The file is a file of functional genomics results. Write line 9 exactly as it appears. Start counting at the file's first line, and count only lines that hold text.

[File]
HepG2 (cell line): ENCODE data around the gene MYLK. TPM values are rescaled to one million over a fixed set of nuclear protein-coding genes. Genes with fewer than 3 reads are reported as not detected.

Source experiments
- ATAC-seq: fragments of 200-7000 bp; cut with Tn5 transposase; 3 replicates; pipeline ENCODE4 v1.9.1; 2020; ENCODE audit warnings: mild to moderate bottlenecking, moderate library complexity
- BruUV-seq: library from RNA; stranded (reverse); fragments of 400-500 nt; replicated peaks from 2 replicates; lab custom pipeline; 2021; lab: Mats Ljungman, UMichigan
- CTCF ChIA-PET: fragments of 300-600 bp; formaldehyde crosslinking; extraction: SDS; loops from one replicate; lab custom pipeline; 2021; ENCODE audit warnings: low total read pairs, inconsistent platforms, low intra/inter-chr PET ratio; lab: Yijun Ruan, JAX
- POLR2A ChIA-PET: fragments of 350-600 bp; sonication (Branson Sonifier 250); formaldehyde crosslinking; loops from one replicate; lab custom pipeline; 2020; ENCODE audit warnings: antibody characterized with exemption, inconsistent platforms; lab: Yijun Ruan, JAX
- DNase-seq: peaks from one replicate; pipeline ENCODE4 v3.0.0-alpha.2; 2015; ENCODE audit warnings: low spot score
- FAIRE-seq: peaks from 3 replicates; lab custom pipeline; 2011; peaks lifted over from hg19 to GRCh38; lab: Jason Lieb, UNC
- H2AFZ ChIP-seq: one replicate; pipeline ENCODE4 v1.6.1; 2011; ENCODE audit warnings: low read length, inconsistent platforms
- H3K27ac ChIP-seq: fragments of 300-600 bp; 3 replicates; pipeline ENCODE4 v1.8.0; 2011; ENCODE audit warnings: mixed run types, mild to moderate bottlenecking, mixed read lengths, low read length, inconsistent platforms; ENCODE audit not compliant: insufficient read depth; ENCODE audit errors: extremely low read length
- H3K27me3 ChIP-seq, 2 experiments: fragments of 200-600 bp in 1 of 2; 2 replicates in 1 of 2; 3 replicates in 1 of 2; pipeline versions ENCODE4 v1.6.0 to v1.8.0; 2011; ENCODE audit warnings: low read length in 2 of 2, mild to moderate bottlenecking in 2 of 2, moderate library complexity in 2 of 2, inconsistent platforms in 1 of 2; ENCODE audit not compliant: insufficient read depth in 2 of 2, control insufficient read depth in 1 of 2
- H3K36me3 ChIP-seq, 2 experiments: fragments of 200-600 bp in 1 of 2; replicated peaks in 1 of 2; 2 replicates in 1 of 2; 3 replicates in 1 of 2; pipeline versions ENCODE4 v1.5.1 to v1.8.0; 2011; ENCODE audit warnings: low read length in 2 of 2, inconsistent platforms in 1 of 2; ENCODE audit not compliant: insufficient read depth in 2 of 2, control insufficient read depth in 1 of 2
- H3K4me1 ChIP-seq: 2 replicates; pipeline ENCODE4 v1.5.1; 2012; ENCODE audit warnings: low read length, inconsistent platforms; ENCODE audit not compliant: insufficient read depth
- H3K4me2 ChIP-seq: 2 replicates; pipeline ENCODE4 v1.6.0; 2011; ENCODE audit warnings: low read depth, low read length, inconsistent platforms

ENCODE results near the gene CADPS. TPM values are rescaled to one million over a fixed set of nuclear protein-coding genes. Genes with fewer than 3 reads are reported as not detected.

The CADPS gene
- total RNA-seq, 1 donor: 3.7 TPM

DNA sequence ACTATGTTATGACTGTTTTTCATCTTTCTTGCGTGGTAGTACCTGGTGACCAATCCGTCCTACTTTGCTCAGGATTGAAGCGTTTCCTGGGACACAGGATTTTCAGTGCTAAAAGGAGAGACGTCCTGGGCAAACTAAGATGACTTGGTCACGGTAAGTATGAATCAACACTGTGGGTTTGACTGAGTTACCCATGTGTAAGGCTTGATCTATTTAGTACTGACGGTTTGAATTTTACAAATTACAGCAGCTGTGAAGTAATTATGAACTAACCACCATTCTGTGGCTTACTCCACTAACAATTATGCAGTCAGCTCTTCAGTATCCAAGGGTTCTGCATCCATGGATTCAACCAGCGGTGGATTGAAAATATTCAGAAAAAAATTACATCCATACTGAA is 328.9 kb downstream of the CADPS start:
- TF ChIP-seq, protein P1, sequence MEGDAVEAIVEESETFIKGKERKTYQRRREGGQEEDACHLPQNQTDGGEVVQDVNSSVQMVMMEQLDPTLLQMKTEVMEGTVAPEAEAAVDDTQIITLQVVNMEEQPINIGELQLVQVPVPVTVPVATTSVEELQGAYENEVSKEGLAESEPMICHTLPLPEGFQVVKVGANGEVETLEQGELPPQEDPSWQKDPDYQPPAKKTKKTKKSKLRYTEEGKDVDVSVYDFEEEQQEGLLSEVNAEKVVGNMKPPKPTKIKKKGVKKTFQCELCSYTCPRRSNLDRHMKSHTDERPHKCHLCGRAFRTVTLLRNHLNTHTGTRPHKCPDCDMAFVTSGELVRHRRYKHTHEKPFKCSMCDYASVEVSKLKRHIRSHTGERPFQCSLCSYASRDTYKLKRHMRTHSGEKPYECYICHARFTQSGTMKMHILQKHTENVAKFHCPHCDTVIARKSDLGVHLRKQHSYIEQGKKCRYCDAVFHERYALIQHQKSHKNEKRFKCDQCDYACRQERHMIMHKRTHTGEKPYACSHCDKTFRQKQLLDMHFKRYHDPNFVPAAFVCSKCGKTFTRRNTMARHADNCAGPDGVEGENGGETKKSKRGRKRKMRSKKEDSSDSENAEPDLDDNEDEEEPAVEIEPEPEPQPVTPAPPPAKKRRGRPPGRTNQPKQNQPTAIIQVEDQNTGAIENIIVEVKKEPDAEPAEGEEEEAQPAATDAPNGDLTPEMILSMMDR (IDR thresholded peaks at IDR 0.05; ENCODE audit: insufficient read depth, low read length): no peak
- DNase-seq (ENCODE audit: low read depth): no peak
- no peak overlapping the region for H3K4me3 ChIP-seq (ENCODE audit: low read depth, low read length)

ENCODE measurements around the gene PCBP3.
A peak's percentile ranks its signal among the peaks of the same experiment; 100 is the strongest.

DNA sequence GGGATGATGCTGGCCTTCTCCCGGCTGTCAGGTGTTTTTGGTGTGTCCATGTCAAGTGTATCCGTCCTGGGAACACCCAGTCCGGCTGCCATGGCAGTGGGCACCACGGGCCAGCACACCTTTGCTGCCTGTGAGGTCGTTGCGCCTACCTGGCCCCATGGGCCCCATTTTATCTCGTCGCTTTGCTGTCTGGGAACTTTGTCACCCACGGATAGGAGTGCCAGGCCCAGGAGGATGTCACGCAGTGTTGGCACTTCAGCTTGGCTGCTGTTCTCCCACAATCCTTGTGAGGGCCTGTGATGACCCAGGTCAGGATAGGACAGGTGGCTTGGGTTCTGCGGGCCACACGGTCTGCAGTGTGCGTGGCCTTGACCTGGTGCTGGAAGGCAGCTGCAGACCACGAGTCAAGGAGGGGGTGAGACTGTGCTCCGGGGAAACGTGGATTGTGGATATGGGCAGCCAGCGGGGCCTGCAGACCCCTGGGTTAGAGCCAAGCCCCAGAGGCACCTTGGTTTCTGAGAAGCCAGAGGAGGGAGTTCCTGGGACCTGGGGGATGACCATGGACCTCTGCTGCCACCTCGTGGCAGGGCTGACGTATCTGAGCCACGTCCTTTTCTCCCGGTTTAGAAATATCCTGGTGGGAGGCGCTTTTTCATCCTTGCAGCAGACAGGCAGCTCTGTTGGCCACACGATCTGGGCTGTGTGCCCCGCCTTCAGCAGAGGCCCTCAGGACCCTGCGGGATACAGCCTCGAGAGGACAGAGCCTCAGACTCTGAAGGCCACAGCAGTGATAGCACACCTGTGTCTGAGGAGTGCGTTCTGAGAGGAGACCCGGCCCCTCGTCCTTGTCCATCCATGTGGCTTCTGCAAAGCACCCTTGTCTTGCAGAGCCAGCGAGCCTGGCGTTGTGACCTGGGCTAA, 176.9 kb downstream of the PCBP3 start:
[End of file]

- H2AFZ ChIP-seq: one replicate; pipeline ENCODE4 v1.6.1; 2011; ENCODE audit warnings: low read length, inconsistent platforms